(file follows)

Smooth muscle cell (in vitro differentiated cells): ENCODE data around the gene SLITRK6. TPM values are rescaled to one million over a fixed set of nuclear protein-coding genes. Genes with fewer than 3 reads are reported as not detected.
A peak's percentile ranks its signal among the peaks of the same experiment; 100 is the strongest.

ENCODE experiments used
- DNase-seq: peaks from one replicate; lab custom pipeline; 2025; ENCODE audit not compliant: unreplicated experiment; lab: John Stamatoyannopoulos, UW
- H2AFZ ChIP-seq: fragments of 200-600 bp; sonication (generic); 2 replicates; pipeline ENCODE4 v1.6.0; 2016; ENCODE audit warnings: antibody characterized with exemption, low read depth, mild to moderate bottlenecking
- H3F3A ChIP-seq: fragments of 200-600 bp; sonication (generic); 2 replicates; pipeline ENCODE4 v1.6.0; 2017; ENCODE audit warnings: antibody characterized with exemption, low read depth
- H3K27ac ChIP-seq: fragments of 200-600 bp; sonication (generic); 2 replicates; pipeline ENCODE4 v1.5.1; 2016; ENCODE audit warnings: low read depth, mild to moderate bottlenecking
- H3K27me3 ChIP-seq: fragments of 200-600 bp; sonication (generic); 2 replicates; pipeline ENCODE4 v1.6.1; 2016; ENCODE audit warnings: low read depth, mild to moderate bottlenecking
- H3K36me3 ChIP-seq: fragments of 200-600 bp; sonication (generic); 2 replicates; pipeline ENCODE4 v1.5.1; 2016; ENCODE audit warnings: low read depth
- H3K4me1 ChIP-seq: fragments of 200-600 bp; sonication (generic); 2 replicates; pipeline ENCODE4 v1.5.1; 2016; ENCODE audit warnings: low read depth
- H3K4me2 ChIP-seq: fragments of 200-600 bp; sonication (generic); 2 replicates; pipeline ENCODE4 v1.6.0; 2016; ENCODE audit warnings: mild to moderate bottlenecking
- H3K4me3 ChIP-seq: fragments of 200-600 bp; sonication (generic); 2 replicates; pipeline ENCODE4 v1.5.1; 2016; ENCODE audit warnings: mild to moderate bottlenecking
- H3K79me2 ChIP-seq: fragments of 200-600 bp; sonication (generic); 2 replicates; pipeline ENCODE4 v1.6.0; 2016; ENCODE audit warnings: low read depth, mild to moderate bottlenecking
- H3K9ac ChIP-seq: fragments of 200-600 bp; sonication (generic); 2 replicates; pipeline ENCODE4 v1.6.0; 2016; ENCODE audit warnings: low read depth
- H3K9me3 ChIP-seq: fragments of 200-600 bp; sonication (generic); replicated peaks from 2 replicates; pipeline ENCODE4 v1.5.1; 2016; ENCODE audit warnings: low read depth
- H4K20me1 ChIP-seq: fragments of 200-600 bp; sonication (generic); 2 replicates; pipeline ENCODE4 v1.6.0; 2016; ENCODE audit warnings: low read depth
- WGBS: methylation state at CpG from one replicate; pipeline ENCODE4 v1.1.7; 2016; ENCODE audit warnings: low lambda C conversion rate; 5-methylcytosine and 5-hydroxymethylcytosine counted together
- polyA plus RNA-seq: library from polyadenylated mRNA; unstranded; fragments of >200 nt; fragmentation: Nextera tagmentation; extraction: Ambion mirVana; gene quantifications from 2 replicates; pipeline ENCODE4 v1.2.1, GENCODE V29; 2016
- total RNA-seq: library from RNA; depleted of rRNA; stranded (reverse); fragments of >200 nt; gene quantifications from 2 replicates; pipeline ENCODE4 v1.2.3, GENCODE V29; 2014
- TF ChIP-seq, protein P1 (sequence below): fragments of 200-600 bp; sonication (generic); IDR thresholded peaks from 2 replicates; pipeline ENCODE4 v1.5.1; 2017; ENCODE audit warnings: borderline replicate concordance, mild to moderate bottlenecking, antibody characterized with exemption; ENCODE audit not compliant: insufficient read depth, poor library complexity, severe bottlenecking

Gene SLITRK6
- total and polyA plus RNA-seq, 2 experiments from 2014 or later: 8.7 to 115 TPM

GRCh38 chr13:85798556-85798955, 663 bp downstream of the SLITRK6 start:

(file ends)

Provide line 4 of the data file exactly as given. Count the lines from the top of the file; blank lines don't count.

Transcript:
- DNase-seq: peaks from one replicate; lab custom pipeline; 2025; ENCODE audit not compliant: unreplicated experiment; lab: John Stamatoyannopoulos, UW